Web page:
This is often the area in which businesses have the greatest difficulty, in spite of the fact that people are arguably your most important resource. Many owners and managers are so caught up in day-to-day operational challenges that they overlook the solution to or cause of their problems – their people! This is one of the most important areas in reviewing the health of your business.

  1. Does your business have a recruitment and succession plan?
  2. Do you and your most senior managers play a role in and schedule time for interviews and hiring?
  3. Do you have written job descriptions for every position?
  4. Are performance appraisals done at least annually for every employee?
  5. Does your business have formal and comprehensive training programs?
  6. Do you have a complete benefit program, on par with or better than your competitors?

6. FINANCIAL MANAGEMENT AND PLANNING
The financial condition of your business is often the most important factor in determining the health of your business as if it isn’t profitable, growing or doesn’t have enough cash or access to credit to cover expenses it could be on the point of failing! If it does not measure positively in any of these areas you and your management need to turn your full attention to resolving the problem.

Here are the key measures that together, immediately tell you whether your business is financially healthy or requires attention:

1) Current Ratio = Current Assets / Current Liabilities. A ratio of 1.5 or greater is considered healthy as the business can comfortably meet all its financial obligations due within 1 year.

A high ratio of 3 to 4 means that the business is sitting on a lot of cash that could be invested in funding growth or new businesses and if persistent, should be questioned!

2) Debt Ratio = Total Debt / Total Assets. If the ratio is greater than 1, the company is at risk of becoming insolvent and going out of business and requires “all hands on deck.”

3) Profit Margin = Net Income / Sales as a percentage. This is the true “bottom line” ratio as it’s after taxes, depreciation etc. The higher the margin the more profitable the business is in terms of converting sales into profit. The margin varies widely by industry and it’s a useful comparison of performance compared to competitors. As a rule of thumb ratios of 2.5 – 3% in retail and 4 -5 % in general manufacturing are considered acceptable.

4) EBITDA = Earnings before Income Taxes, Depreciation and Amortization. This can be expressed in both dollars and as a % of sales. It is often regarded as a more accurate measure than Profit Margin because it measures profitability before distorting items like taxes and amortization which can be affected by tax losses or capital depreciation.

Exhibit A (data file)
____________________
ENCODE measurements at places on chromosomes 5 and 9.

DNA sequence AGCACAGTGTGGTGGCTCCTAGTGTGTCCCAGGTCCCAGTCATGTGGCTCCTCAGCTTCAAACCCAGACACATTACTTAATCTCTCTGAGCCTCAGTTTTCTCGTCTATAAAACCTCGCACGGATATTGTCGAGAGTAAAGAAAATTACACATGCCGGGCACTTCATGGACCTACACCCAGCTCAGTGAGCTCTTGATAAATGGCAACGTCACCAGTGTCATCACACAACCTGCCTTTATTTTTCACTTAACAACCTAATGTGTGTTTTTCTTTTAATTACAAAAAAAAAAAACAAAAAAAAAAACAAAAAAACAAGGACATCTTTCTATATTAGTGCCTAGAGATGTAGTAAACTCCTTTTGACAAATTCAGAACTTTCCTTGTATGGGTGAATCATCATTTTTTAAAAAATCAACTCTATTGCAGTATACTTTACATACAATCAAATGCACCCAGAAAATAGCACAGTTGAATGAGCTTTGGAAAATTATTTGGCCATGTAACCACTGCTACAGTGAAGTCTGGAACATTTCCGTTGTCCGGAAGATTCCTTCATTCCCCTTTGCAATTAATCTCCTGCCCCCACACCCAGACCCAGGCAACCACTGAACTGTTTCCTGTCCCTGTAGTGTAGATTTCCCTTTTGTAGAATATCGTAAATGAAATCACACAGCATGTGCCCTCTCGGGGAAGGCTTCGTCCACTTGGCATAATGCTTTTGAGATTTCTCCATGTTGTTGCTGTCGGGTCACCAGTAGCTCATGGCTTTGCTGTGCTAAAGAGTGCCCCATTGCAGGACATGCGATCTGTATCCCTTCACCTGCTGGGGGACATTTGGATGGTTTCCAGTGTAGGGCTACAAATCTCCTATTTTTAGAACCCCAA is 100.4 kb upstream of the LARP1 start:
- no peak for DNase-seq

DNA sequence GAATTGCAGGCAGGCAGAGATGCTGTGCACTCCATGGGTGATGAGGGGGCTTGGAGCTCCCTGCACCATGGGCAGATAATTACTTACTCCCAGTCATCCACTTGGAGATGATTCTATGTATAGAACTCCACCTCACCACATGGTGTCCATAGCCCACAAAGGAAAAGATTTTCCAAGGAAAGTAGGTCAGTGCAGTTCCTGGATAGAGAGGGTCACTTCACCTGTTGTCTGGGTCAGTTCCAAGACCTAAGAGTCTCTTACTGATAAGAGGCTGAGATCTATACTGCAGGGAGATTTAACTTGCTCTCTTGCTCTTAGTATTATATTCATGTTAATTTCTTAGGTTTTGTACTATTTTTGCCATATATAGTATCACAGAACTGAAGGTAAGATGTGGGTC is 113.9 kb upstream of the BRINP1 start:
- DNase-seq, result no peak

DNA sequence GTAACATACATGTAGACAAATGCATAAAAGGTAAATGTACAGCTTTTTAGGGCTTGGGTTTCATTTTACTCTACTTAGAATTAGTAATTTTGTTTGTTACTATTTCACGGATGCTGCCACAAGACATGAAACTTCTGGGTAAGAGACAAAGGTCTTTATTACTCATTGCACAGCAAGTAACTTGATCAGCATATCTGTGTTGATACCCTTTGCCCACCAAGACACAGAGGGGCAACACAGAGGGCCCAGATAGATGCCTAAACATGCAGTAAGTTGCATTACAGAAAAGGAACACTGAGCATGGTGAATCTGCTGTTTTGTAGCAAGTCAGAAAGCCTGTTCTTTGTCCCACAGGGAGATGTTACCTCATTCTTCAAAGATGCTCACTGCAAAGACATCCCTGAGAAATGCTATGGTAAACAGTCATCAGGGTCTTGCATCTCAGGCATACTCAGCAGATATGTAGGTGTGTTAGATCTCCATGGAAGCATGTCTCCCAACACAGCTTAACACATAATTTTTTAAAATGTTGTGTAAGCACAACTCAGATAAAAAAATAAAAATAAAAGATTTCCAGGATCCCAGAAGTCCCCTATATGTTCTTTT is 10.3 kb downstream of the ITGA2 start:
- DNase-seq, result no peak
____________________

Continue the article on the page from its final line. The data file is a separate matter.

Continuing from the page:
If either Profit Margin or EBITDA are negative (the business is losing money) or considerably below industry standard, this is a warning signal to management that more in-depth analysis is required and action plans implemented.

5) Debt to Equity Ratio = Total Liabilities / Shareholders Equity. The ratio varies widely by industry (.5 in PC vs. 2.0 in auto manufacturing) but is an important measure as a very high Debt/Equity ratio could be a sign the business is headed for insolvency.

7. WEBSITE AND SOCIAL MEDIA
It’s part of the new reality all businesses face that without an attractive, inviting and informative website it is more difficult to compete as competitors won’t be standing still and will have an active internet presence and probably Social Media marketing programs. If you don’t have a website, haven’t updated it in a while or are not getting enquiries and sales from it, you need to focus on this area – Online retail sales in North America are headed for the $250 billion level. Web shopping for services is equally hot and an increasing number of customers do prior research online even when they purchase in person.

Social Media has become a major factor and “Facebook and Twitter aren’t even close to played out yet. Consumers can increasingly “like” or follow a favorite retailer and get discounts or tips on deals. JCPenney is using Facebook to actually sell goods and more than 12 million consumers “like” Victoria’s Secret on Facebook, making it the most popular retailer on the site.” ______ Forbes, April 2011.

Our advice – find out what your competitors are offering online and develop a program to equal or surpass their offers or like many other businesses, you will be left behind!

Phil Richardson
President
BizGrowth Coaching Inc.